Summit Therapeutics Ditches Duchenne Drug In Wake of Phase 2 Failure

Xconomy Boston — 

An experimental treatment for Duchenne muscular dystrophy has failed a mid-stage study, and Summit Therapeutics said Wednesday it is now stopping work on the drug. Summit shares plunged nearly 80 percent on the news.

Duchenne is an inherited disorder found mainly in boys that causes progressive muscle weakness. The Summit (NASDAQ: SMMT) drug, ezutromid, was developed to increase production of a protein called utrophin. By increasing utrophin, Summit hoped its small molecule drug could help Duchenne patients compensate for the lack of dystrophin, another protein that is key to healthy muscle function.

Summit enrolled 40 boys in the open-label Phase 2 study. The company, which is based in Oxford, U.K. and has additional operations in Cambridge, MA, said that the measures of muscle improvement observed after 24 weeks of treatment were not sustained through the end of the 48-week study.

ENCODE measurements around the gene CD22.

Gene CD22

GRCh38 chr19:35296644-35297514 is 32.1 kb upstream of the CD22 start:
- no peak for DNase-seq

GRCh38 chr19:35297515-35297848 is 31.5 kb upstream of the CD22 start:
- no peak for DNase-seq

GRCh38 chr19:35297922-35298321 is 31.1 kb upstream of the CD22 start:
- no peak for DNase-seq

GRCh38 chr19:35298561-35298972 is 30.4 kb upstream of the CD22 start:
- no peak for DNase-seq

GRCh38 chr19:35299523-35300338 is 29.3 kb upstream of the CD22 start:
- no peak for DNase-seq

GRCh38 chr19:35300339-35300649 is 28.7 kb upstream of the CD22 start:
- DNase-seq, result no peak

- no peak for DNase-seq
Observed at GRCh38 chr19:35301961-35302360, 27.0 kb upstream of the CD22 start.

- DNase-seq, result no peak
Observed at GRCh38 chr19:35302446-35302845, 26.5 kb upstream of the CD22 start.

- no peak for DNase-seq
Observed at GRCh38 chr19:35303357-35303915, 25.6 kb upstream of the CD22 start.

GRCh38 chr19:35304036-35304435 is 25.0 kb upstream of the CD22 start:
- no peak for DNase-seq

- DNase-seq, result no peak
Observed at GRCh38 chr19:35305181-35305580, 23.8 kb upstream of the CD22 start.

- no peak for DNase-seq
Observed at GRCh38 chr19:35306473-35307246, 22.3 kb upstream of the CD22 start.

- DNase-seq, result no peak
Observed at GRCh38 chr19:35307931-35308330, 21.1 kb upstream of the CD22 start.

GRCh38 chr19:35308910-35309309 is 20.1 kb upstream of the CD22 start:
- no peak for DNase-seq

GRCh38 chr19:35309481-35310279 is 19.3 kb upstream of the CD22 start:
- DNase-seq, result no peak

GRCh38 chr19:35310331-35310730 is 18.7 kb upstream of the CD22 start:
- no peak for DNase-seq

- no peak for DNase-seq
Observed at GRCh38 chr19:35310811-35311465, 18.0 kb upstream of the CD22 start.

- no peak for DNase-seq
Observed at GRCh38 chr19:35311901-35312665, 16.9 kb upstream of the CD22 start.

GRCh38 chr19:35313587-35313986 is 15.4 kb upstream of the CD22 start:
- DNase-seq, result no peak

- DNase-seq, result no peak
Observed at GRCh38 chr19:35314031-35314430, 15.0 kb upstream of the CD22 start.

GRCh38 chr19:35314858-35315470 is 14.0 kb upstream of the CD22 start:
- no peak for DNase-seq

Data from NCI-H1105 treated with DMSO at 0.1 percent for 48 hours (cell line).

Ezutromid’s clinical trial failure is also a blow to Cambridge-based Sarepta Therapeutics (NASDAQ: SRPT). In 2016, Sarepta entered into a collaboration with Summit, paying its partner $40 million up front, and committing up to $522 million more, for partial rights to ezutromid and other Summit drugs that modulate utrophin. Under the deal, Sarepta also shouldered 55 percent of Summit’s utrophin drug research starting this year. The Summit drugs could have complemented Sarepta’s FDA-approved Duchenne drug eteplirsen (Exondys 51), which helps patients produce dystrophin.

Following the failure of its Duchenne drug, Summit says it will now turn its focus to antibiotics in its pipeline. Summit expects to bring its lead antibiotic candidate, ridinilazole, into Phase 3 studies in the first quarter of next year, testing it as a treatment for C. difficile infection.

Photo by Flickr user Amit Patel via a Creative Commons license